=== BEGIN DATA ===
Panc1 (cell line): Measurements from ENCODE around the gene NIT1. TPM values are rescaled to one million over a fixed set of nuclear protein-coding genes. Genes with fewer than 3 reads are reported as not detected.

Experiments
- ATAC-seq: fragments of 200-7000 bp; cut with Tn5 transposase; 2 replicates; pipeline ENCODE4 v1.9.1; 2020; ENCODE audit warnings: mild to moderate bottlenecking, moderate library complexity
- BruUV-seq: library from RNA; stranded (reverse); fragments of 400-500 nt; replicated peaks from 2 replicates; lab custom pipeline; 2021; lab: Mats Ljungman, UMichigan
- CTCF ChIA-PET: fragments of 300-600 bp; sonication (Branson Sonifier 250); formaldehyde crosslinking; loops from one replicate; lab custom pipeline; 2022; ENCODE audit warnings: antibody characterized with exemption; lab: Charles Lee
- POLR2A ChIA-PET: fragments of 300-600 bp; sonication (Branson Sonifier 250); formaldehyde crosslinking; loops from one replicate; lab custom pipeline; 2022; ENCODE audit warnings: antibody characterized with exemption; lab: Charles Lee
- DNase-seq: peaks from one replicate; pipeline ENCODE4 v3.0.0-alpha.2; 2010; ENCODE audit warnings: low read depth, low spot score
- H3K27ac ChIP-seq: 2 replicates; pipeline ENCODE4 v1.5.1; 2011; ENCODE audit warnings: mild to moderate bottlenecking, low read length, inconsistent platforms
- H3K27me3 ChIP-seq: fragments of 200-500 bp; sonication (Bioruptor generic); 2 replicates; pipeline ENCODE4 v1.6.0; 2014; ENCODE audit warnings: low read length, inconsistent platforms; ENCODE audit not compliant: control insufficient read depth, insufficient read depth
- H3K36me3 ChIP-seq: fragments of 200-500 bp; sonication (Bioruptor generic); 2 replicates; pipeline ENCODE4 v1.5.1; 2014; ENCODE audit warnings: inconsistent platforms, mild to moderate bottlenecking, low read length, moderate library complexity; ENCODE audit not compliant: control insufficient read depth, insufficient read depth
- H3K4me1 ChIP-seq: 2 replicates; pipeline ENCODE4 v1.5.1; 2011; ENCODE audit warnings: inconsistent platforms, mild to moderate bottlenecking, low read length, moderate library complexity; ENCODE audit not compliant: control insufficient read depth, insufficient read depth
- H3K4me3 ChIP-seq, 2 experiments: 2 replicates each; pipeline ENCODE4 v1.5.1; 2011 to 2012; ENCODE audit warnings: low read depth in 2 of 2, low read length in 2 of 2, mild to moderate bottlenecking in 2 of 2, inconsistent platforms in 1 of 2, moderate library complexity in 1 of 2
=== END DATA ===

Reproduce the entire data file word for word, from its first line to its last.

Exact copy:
Panc1 (cell line): Measurements from ENCODE around the gene NIT1. TPM values are rescaled to one million over a fixed set of nuclear protein-coding genes. Genes with fewer than 3 reads are reported as not detected.

Experiments
- ATAC-seq: fragments of 200-7000 bp; cut with Tn5 transposase; 2 replicates; pipeline ENCODE4 v1.9.1; 2020; ENCODE audit warnings: mild to moderate bottlenecking, moderate library complexity
- BruUV-seq: library from RNA; stranded (reverse); fragments of 400-500 nt; replicated peaks from 2 replicates; lab custom pipeline; 2021; lab: Mats Ljungman, UMichigan
- CTCF ChIA-PET: fragments of 300-600 bp; sonication (Branson Sonifier 250); formaldehyde crosslinking; loops from one replicate; lab custom pipeline; 2022; ENCODE audit warnings: antibody characterized with exemption; lab: Charles Lee
- POLR2A ChIA-PET: fragments of 300-600 bp; sonication (Branson Sonifier 250); formaldehyde crosslinking; loops from one replicate; lab custom pipeline; 2022; ENCODE audit warnings: antibody characterized with exemption; lab: Charles Lee
- DNase-seq: peaks from one replicate; pipeline ENCODE4 v3.0.0-alpha.2; 2010; ENCODE audit warnings: low read depth, low spot score
- H3K27ac ChIP-seq: 2 replicates; pipeline ENCODE4 v1.5.1; 2011; ENCODE audit warnings: mild to moderate bottlenecking, low read length, inconsistent platforms
- H3K27me3 ChIP-seq: fragments of 200-500 bp; sonication (Bioruptor generic); 2 replicates; pipeline ENCODE4 v1.6.0; 2014; ENCODE audit warnings: low read length, inconsistent platforms; ENCODE audit not compliant: control insufficient read depth, insufficient read depth
- H3K36me3 ChIP-seq: fragments of 200-500 bp; sonication (Bioruptor generic); 2 replicates; pipeline ENCODE4 v1.5.1; 2014; ENCODE audit warnings: inconsistent platforms, mild to moderate bottlenecking, low read length, moderate library complexity; ENCODE audit not compliant: control insufficient read depth, insufficient read depth
- H3K4me1 ChIP-seq: 2 replicates; pipeline ENCODE4 v1.5.1; 2011; ENCODE audit warnings: inconsistent platforms, mild to moderate bottlenecking, low read length, moderate library complexity; ENCODE audit not compliant: control insufficient read depth, insufficient read depth
- H3K4me3 ChIP-seq, 2 experiments: 2 replicates each; pipeline ENCODE4 v1.5.1; 2011 to 2012; ENCODE audit warnings: low read depth in 2 of 2, low read length in 2 of 2, mild to moderate bottlenecking in 2 of 2, inconsistent platforms in 1 of 2, moderate library complexity in 1 of 2